Lisk's Consensus Algorithm
Lisk uses Delegated Proof of Stake (DPoS) as its consensus protocol.
Delegates generate all of the blocks within the system and are elected by the stakeholders, in this case all entities holding LSK tokens. The number of delegates is fixed at 101. Each stakeholder can vote for up to 101 delegates, and the weight of the vote depends on the amount of LSK the stakeholder possesses. Any stakeholder can vote for a delegate using a vote transaction.
Consensus is a key aspect of any blockchain system. It serves a vital purpose in a system where there are countless nodes and all nodes need to agree on the integrity of the data that is being recorded on a blockchain.
A delegate is a type of account that has registered using a delegate registration transaction as described in transactions. These accounts have a key role in the Lisk ecosystem as they generate blocks and validate transactions. Any account can become a delegate, but only the 101 accounts with the most votes weighted by stake are allowed to generate blocks.
A delegate round is exactly 101 blocks in length, identical to the total number of forging delegates. During each round, every delegate has one fixed time slot to forge a block. The time slot indicating the position of the delegate in the block generation process is assigned at the beginning of each round. If an elected delegate cannot forge during a round, its slot will be missed and the round will be extended by 10 seconds. In order to forge a block, the node associated with the delegate inserts up to 25 transactions into the block, signs it and broadcasts that block to the network. Once the block has reached the network, the next delegate will begin to forge in the next assigned slot.
Broadhash consensus serves a vital function in the Lisk network in preventing forks. The broadhash of a node is defined as an aggregated rolling hash of the past five blocks present in the node’s database. Thus all peers with the same last blocks will produce the same broadhash and propagate that information via the system headers described in peer-to-peer communication. Broadhash consensus is established if 51 out of 100 randomly selected peers connected to a node maintain the same broadhash. Delegates use the broadhash consensus as a guidance strategy to generate the block. Once broadhash consensus is established a delegate will generate a block in their assigned slot as described above.
As with Bitcoin, and essentially ever other blockchain systems, Lisk rewards the block generator a fixed amount of tokens for each block successfully generated and accepted by the system. In Lisk's system, all active delegates that successfully participate are rewarded for securing the network.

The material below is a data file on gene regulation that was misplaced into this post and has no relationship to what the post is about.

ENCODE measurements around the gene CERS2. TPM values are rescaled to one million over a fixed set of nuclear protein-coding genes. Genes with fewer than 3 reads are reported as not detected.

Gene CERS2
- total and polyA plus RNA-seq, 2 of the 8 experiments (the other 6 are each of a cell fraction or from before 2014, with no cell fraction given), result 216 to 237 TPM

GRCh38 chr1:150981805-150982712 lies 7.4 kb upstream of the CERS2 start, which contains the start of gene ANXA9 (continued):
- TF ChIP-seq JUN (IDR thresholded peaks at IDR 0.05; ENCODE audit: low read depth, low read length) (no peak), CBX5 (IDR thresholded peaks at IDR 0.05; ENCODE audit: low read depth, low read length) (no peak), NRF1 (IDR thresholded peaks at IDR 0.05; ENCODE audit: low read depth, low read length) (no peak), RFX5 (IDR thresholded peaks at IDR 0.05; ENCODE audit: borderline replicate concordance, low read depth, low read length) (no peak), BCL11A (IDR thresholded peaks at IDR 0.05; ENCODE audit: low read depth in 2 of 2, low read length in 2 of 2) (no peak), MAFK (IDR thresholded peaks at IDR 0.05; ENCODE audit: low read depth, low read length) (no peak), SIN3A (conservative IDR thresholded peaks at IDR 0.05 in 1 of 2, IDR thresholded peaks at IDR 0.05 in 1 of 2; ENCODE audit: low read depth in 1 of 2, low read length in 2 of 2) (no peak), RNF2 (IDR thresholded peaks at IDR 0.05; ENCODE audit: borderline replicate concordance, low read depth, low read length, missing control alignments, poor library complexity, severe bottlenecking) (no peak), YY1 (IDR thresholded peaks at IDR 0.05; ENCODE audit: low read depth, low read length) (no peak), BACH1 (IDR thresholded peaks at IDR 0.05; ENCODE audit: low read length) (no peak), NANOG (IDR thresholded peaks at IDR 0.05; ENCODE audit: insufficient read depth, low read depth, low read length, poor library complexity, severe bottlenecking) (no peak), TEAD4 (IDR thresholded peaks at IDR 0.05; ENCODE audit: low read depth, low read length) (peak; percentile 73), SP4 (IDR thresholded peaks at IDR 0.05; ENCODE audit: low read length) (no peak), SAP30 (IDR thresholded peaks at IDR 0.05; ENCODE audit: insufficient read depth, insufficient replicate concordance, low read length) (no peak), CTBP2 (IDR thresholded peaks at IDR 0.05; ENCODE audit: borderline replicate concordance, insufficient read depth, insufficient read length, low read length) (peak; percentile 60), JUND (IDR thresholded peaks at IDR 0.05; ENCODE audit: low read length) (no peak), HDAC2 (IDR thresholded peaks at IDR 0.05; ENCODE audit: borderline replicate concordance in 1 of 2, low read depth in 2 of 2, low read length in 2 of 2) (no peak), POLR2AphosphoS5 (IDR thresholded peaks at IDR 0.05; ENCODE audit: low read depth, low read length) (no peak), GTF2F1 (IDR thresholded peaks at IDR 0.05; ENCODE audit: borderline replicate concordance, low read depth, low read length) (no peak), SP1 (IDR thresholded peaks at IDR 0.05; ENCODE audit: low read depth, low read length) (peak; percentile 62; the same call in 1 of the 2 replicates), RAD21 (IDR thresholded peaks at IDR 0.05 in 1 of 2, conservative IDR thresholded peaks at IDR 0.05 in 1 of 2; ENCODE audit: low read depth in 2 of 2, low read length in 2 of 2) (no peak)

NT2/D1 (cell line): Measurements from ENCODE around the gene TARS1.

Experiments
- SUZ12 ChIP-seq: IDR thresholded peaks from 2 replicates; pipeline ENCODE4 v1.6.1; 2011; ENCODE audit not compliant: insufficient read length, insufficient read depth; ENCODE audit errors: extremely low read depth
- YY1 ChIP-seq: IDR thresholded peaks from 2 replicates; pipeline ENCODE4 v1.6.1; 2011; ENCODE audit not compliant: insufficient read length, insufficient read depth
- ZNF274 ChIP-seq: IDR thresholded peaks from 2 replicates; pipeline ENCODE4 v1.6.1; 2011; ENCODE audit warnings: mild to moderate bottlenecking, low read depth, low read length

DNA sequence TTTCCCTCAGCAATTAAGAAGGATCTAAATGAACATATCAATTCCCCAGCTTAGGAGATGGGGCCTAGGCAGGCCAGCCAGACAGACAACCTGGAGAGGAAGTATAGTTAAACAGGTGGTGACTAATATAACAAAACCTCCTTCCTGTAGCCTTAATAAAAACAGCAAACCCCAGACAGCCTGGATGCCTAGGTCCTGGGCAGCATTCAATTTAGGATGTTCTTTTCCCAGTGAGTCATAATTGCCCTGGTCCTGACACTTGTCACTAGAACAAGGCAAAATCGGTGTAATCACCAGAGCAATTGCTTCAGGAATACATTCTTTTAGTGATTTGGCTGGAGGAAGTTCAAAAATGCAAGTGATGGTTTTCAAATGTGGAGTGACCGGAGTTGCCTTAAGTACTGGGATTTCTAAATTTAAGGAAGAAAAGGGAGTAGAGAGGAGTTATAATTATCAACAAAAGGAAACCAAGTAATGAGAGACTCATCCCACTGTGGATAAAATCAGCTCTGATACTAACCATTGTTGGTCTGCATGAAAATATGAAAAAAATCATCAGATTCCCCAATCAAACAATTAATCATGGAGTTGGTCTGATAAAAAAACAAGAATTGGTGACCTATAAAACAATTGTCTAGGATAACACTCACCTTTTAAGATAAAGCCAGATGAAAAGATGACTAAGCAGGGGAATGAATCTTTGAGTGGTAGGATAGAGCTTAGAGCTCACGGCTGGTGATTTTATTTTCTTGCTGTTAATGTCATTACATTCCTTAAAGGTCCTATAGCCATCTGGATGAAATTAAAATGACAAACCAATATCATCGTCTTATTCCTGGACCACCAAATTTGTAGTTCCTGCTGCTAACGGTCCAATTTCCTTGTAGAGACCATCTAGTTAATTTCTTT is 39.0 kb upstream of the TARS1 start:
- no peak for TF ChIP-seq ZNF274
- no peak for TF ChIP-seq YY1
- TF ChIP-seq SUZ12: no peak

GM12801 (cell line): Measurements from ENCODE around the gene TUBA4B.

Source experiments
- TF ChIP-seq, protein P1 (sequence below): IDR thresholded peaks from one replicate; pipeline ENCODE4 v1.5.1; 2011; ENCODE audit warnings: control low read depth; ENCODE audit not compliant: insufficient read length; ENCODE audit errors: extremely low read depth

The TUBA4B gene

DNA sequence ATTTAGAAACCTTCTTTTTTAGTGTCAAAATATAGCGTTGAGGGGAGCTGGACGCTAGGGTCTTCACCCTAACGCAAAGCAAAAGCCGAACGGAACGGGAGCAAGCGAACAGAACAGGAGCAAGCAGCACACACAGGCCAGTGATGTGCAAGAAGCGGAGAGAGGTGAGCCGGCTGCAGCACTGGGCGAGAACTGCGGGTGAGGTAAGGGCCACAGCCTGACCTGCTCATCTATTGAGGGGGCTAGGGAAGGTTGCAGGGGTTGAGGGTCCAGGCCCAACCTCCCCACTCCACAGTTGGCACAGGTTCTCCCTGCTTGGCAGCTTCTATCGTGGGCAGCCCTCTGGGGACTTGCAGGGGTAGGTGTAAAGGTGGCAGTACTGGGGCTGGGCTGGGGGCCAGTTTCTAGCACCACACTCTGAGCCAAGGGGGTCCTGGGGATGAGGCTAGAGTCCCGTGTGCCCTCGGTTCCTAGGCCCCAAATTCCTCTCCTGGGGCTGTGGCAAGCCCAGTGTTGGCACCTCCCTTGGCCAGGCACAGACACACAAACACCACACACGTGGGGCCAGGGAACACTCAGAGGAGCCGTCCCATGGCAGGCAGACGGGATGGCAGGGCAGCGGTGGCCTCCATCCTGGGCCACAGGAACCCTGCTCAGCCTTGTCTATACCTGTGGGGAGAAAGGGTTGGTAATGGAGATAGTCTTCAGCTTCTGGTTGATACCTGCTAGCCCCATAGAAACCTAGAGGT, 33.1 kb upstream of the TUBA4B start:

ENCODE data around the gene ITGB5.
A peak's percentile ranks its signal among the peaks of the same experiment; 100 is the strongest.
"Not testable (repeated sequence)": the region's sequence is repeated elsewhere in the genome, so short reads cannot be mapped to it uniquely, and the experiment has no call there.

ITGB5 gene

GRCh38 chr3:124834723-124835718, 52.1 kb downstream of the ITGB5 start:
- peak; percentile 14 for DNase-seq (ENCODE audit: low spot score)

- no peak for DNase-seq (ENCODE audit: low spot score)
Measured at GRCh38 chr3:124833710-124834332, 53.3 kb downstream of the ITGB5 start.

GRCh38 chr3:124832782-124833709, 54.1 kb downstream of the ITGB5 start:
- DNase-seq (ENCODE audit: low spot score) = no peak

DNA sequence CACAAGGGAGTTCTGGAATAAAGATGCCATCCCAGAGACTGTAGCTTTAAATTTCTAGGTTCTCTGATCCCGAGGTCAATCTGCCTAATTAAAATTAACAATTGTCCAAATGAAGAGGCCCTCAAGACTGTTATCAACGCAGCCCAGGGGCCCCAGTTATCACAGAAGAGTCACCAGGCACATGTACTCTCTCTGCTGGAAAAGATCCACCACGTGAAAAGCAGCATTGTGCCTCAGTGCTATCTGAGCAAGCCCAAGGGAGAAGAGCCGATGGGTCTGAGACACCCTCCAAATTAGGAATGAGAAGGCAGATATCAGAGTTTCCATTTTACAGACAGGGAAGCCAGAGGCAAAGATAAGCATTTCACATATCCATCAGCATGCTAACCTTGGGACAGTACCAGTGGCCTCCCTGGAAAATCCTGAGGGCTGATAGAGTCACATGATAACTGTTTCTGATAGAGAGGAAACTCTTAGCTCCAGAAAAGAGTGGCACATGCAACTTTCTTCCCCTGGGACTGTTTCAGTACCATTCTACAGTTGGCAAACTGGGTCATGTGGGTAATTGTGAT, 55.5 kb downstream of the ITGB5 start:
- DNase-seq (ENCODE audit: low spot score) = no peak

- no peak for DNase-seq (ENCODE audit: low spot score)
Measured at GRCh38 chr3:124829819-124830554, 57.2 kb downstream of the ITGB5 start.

The timeline for these block rewards are represented in the following table:
|5 LSK||Initial Reward reduction begins at block 1,451,520|
|4 LSK||Milestone 1 begins at block 4,451,520|
|3 LSK||Milestone 2 begins at block 7,451,520|
|2 LSK||Milestone 3 begins at block 10,451,520|
|1 LSK||Milestone 4 begins at block 13,451,520|
Which can be found as constants in the code as:
Block Reward Reduction
500000000, // Initial Reward begins at block 1,451,520
400000000, // Milestone 1 begins at block 4,451,520
300000000, // Milestone 2 begins at block 7,451,520
200000000, // Milestone 3 begins at block 10,451,520
100000000 // Milestone 4 begins at block 13,451,520
The block reward linearly decreases over the lifetime of the network, providing significant incentive to actively participate as an active delegate. The reward will decrease every 3,000,000 blocks from the initial reward block.
The second incentive provided by the system comes in the form of round fees. A delegate round, described above, comes to a close after the number of specified blocks have been generated. During the closure process, all transactional fees are aggregated and subsequently split between all active participants in the round. These fees can provide reward for each participant apart from the block generation reward, provided there is significant transactional activity in the system.
It is possible for a delegate to forge more than one block within a single round earning more block rewards. In most circumstances this will not occur, however occasionally a delegate node may be offline during the delegate's assigned slot and subsequently will not generate a block. This forces another delegate to step in and generate the block at the end of the round.